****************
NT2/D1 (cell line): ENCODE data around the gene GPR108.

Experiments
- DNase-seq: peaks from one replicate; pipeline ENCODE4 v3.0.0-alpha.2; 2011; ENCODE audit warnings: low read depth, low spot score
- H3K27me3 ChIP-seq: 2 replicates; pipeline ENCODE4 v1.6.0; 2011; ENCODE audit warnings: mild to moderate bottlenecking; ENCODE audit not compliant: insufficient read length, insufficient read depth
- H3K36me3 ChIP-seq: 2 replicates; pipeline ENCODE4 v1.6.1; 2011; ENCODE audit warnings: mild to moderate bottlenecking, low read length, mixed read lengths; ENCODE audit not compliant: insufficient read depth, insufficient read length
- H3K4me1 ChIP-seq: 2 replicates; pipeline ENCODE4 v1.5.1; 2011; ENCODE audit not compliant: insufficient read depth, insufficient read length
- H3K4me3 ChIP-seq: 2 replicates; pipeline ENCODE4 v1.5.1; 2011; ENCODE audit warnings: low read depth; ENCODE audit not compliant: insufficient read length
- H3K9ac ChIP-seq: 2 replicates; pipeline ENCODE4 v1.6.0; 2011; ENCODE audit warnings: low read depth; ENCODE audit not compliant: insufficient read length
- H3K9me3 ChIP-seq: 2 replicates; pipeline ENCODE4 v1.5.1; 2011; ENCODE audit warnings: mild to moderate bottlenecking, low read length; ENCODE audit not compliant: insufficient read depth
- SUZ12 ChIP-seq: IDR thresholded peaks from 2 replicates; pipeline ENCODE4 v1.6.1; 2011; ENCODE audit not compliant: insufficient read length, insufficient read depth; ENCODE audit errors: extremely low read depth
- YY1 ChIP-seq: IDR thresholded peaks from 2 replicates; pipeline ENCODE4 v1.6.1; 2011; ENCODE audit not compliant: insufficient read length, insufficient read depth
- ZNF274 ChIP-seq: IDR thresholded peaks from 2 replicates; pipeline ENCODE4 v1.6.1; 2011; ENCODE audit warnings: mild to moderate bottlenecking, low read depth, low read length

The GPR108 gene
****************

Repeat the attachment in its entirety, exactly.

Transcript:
NT2/D1 (cell line): ENCODE data around the gene GPR108.

Experiments
- DNase-seq: peaks from one replicate; pipeline ENCODE4 v3.0.0-alpha.2; 2011; ENCODE audit warnings: low read depth, low spot score
- H3K27me3 ChIP-seq: 2 replicates; pipeline ENCODE4 v1.6.0; 2011; ENCODE audit warnings: mild to moderate bottlenecking; ENCODE audit not compliant: insufficient read length, insufficient read depth
- H3K36me3 ChIP-seq: 2 replicates; pipeline ENCODE4 v1.6.1; 2011; ENCODE audit warnings: mild to moderate bottlenecking, low read length, mixed read lengths; ENCODE audit not compliant: insufficient read depth, insufficient read length
- H3K4me1 ChIP-seq: 2 replicates; pipeline ENCODE4 v1.5.1; 2011; ENCODE audit not compliant: insufficient read depth, insufficient read length
- H3K4me3 ChIP-seq: 2 replicates; pipeline ENCODE4 v1.5.1; 2011; ENCODE audit warnings: low read depth; ENCODE audit not compliant: insufficient read length
- H3K9ac ChIP-seq: 2 replicates; pipeline ENCODE4 v1.6.0; 2011; ENCODE audit warnings: low read depth; ENCODE audit not compliant: insufficient read length
- H3K9me3 ChIP-seq: 2 replicates; pipeline ENCODE4 v1.5.1; 2011; ENCODE audit warnings: mild to moderate bottlenecking, low read length; ENCODE audit not compliant: insufficient read depth
- SUZ12 ChIP-seq: IDR thresholded peaks from 2 replicates; pipeline ENCODE4 v1.6.1; 2011; ENCODE audit not compliant: insufficient read length, insufficient read depth; ENCODE audit errors: extremely low read depth
- YY1 ChIP-seq: IDR thresholded peaks from 2 replicates; pipeline ENCODE4 v1.6.1; 2011; ENCODE audit not compliant: insufficient read length, insufficient read depth
- ZNF274 ChIP-seq: IDR thresholded peaks from 2 replicates; pipeline ENCODE4 v1.6.1; 2011; ENCODE audit warnings: mild to moderate bottlenecking, low read depth, low read length

The GPR108 gene